Submitted by LENNIE ARAUJO
Nicholas Burns' Chapel and Meditation Room beautifully becomes one with the landscape
Portugal Architecture News - Mar 15, 2021 - 10:24 3869 views
As architects we are often asked by clients to design a building with certain qualities; to make a statement. Australian-born architect Nicholas Burns took advantage of the site to design the Chapel and Meditation Room within a private estate in northern Portugal per his client's requirements, in an unobtrusive, efficient manner.
The resulting chapel design is clearly a response to the site whilst still allowing the function of the building with the idea that the landscape will grow around and envelope the building with time and become part of it.
Its form responds directly to this setting, with a curving exterior that creates a groove between the boulders and tree trunks. The design succeeds with minimum disturbance to the surrounding nature to make the chapel appear as part of the landscape.
The energy of the knoll, the lichen and moss-covered impressive boulders and a bower from the oak trees, along with the natural water flow combined, defining a sense of enclosure and anticipation that allowed for creating spaces within "rooms" in the landscape without taking away from it.
I have noticed the use of concrete in religious structures in recent years, asked about that the architect explained how concrete made sense for his design; providing the required plasticity for the form to flow in between the boulders and the ponds as well as creating a neutral consistent surface inside and out. The church altar, stone candle holders, baptismal font and pews were fashioned from solid Portuguese limestone and combine to complete the 60-seat and standing room chapel.
For the exterior of the mediation room he used a type of slate. The roughness of all outdoor textures was intended to allow the building to read more as part of the landscape and strengthening that notion, to provide nooks for the moss and lichen to settle over time.
Asked about what inspired him to come up with the chapel design Mr. Burns finds it rather difficult to define in words; yet he seems to have been guided by the setting itself and by the light pouring through the trees.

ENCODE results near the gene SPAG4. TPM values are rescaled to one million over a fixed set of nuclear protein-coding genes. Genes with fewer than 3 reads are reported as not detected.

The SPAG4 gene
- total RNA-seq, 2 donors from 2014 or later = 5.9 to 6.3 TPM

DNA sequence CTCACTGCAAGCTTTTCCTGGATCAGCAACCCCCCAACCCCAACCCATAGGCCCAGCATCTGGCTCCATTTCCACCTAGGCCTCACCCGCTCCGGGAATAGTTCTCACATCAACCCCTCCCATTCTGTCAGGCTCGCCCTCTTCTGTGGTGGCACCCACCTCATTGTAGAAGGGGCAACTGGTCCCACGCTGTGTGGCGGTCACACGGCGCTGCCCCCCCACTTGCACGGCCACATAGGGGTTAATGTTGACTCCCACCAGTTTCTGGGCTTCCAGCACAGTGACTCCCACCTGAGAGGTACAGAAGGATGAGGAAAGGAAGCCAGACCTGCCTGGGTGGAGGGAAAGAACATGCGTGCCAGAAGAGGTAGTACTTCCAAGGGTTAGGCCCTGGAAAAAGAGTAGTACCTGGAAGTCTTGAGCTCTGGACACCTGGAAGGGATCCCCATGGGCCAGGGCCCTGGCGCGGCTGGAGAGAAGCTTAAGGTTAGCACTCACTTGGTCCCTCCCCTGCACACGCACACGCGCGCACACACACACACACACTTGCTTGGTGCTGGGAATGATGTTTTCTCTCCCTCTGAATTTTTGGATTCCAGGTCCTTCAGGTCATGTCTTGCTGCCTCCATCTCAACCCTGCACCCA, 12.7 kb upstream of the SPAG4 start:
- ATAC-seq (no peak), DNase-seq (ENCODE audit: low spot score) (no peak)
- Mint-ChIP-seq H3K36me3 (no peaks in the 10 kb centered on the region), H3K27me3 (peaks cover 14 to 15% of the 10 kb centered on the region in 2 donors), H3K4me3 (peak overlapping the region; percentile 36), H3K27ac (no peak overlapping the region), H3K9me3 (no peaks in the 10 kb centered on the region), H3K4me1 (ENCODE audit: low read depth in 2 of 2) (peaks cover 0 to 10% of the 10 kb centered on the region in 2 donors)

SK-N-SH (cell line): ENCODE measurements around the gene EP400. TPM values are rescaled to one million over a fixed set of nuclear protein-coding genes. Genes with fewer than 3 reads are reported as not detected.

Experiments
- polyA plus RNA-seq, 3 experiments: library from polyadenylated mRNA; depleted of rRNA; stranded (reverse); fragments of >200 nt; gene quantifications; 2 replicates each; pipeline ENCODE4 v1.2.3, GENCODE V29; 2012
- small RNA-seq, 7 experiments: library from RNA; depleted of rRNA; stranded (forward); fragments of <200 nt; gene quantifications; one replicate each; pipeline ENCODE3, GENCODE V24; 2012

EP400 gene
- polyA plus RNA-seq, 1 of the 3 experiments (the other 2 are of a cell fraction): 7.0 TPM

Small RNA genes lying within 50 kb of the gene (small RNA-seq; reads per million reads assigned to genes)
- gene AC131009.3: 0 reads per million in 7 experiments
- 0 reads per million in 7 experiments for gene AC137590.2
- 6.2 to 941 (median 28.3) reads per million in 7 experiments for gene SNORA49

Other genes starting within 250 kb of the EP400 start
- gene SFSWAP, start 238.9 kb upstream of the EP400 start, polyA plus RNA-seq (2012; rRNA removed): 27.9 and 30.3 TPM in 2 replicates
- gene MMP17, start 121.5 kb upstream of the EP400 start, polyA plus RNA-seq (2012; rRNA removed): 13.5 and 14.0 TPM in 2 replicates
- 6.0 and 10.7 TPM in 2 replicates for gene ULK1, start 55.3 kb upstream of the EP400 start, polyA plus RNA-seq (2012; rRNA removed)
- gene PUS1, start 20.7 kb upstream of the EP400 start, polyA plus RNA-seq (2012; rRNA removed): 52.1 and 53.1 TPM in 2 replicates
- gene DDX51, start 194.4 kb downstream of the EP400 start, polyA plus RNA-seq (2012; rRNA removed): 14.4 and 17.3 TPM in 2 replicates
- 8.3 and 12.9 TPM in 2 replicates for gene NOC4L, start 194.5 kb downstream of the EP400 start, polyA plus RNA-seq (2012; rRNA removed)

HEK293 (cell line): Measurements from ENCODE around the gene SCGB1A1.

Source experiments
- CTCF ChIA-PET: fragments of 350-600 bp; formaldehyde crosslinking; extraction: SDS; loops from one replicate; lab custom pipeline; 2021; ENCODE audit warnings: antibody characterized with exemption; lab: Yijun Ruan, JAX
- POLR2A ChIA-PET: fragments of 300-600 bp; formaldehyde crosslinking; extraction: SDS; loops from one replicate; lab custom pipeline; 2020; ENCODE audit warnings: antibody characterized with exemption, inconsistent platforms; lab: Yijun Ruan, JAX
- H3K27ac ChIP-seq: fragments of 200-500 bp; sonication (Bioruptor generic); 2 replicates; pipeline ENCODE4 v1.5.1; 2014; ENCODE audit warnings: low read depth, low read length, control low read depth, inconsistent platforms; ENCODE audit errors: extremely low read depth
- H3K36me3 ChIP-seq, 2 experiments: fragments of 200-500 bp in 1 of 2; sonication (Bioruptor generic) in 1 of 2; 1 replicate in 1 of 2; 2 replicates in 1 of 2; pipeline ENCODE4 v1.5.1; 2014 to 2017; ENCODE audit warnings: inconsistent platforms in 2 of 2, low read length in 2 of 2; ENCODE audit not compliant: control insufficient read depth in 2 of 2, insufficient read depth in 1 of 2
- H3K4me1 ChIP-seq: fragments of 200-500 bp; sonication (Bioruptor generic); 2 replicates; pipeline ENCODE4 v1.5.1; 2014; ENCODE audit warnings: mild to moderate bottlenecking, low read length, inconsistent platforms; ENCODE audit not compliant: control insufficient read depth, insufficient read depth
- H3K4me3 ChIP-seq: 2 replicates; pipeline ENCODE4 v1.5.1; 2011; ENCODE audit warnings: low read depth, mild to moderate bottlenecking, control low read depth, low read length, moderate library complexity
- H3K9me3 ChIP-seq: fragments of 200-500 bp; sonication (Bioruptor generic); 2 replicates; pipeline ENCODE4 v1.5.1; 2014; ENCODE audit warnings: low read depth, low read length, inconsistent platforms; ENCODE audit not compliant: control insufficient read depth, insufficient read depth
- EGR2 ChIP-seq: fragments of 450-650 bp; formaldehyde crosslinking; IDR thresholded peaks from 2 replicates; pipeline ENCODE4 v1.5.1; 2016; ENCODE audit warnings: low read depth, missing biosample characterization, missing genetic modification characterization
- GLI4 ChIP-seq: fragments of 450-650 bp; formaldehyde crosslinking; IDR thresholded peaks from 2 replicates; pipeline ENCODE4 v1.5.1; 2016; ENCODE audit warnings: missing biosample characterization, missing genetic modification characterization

His idea ultimately delivers a space that feels uplifting in a tangible way, as it forces you upwards with an emotional response.
He also wanted to create an abstraction, concealing and revealing light and views; using shadow as a material in the design; spatial sequences.
Thus, he created a frame for the baptism nook - a sort of "light room" - and added color and certain drama as one steps up to the chapel proper - "the candle room", framing its dramatic 18th-century altar.
The meditation room is separated by the court yard; all rooms set against the landscape allowing the user to feel the spaces rather than be focused on their practical use, and letting both natural and candle light provide warmth and a sense of nurturing, of spiritual shelter.
The chapel's height was determined by the height of the trees growing around it and that in a few years shall become taller, concealing the highest point of the building and blending in the landscape, surrounded by boulders and trees in an almost sculptural fashion.
The axial fenestration slots are aligned to allow late afternoon and early morning sun into the spaces, with some windows strategically placed to let the user have a peek of the water and boulders surrounding it.
Focusing the views strategically on sky and water and integrating elements of the natural realm, Mr. Burns playfully changes the relationship with the landscape by taking these elements and bring them into the chapel and it with its sorroundings. A layered and deeper connection with nature in this beautiful setting.
All furniture design by: Studio Nicholas Burns
Candles: made from wild beeswax by the architect's son, Noah Burns.
All images © Peter Bennetts
> via Studio Nicholas Burns